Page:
EBRI: Midsize and small employers add coverage in 2016 after years of decreases

Health insurance benefits form
The number of midsize and small employers offering insurance increased slightly in 2016.
(Getty/michaelquirk)

The number of smaller employers offering health benefits to employees appears to be on the rebound after a downturn under the Affordable Care Act, according to a new report.

Many analysts predicted that employers would drop coverage under the ACA, but that didn’t prove to be true with large employers of 1,000 workers or more, where the rate of organizations offering insurance has been consistently more than 99% since the law took effect, according to a report from the Employee Benefit Research Institute.

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But smaller employers, with between 10 and 999 employees, did cut coverage. However, EBRI found that rates had a slight uptick last year:

  • The rate for employers with 10 to 24 employees increased from 48.9% to 49.4%
  • The rate for employers with 25 to 99 employees increased from 73.5% to 74.6%
  • For employers with between 100 and 999 employees, the rate increased from 95.1% to 96.3%. This group saw improvement in 2015 as well.

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The rate did decline among the smallest employers (10 employees or fewer), though, from 22.7% to 21.7%.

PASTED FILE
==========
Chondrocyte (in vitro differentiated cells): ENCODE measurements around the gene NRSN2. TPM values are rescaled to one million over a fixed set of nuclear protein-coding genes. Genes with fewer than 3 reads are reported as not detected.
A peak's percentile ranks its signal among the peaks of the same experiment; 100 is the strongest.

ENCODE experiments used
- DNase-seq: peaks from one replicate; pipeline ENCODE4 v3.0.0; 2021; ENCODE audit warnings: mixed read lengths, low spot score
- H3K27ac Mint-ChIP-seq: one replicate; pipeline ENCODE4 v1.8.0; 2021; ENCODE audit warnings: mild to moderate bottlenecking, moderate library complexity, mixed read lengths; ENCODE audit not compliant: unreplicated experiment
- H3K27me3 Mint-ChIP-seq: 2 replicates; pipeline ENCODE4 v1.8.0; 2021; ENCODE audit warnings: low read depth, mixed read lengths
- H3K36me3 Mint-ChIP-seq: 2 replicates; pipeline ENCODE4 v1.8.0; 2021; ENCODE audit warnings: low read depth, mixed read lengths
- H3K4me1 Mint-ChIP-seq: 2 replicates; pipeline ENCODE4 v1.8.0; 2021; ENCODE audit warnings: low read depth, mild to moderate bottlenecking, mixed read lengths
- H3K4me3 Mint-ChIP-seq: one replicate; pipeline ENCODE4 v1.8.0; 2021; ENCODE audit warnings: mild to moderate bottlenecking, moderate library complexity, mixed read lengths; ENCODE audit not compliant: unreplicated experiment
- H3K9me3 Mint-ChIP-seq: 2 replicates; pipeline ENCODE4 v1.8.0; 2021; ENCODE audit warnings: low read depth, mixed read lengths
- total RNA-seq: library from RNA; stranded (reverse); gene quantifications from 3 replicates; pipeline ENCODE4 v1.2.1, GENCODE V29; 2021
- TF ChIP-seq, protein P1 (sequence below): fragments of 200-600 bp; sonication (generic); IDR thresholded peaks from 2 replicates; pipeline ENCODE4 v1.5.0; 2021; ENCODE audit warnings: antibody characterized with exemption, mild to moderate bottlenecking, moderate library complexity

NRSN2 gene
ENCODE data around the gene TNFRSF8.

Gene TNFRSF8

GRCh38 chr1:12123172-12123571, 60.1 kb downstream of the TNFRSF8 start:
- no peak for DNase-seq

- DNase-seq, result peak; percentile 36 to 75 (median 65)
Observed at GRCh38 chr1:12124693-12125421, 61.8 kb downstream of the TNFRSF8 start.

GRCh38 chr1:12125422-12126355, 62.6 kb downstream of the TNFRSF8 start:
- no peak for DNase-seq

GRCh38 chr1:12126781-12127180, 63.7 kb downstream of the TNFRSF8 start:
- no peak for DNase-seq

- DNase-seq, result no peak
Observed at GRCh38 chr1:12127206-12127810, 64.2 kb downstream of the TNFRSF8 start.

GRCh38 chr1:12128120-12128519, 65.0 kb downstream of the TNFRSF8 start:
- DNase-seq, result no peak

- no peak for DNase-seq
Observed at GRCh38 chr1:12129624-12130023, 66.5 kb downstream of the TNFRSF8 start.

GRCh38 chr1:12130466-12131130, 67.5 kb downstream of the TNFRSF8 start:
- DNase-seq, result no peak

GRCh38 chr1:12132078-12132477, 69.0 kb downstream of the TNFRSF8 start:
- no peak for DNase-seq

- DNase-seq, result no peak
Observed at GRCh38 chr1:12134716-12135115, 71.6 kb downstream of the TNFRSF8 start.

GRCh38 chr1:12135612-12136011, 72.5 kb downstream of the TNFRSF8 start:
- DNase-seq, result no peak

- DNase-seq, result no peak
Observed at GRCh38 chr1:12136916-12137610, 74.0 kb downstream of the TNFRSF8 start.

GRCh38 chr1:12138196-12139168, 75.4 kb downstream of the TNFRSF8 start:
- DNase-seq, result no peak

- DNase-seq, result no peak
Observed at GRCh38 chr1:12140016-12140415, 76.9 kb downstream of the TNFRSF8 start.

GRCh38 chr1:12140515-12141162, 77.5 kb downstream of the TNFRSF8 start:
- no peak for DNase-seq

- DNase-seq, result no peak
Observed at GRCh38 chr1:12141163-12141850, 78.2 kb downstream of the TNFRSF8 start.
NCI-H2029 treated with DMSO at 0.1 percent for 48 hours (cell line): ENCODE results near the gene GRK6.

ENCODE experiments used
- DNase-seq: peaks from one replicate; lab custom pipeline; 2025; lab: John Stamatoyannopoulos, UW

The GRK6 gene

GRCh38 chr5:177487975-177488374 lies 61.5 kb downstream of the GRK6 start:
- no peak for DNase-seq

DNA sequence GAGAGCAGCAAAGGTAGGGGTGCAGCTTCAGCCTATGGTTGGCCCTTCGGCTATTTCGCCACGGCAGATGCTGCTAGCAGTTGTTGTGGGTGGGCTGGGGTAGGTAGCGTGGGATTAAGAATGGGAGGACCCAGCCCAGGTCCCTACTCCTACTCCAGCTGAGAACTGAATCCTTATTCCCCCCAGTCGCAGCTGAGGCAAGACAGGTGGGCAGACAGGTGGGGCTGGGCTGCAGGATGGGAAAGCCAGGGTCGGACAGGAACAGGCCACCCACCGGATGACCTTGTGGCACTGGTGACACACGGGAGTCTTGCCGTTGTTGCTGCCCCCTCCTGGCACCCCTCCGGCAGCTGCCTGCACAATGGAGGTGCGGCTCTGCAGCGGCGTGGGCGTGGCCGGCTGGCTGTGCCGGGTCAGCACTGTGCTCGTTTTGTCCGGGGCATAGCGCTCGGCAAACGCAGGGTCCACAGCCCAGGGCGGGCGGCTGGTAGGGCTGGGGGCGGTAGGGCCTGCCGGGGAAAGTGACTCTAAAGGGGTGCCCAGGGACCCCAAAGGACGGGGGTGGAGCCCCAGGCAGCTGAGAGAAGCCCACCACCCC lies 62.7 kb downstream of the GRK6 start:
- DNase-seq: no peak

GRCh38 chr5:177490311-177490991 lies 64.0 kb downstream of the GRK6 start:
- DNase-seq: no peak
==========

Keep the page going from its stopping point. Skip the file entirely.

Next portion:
There are several factors that play a role in how large and small employers view insurance benefits. Smaller employers have been less inclined to offer insurance benefits to employees in general, as they often face far steeper premium increases, according to EBRI. Smaller employers are also less likely to view insurance benefits packages as key to hiring and retaining staff.

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Many small employers were also hit hard by the economic downturn in 2008, dropping coverage at that time without picking it back up when the economy became more stable.

As far as the ACA specifically, smaller employers were more likely to be concerned that coverage requirements and regulations could make providing employee health insurance even more expensive. Plus, employees at these smaller groups could find plans on the exchanges that were potentially more robust than their employers could provide.

But what changed beginning last year? Premium increases have been relatively low and “less volatile” than compared with the early days of the ACA, and the job market has also stabilized significantly compared to a decade ago, the report noted.

The future of employer-based insurance could depend heavily on what happens next for health policy. Employers have, on the whole, moved toward benefits packages that include greater cost sharing and that trend is likely to continue. If the ACA's exchanges are allowed to mature into robust programs, it could lead to more employers pulling sponsored coverage, according to the report.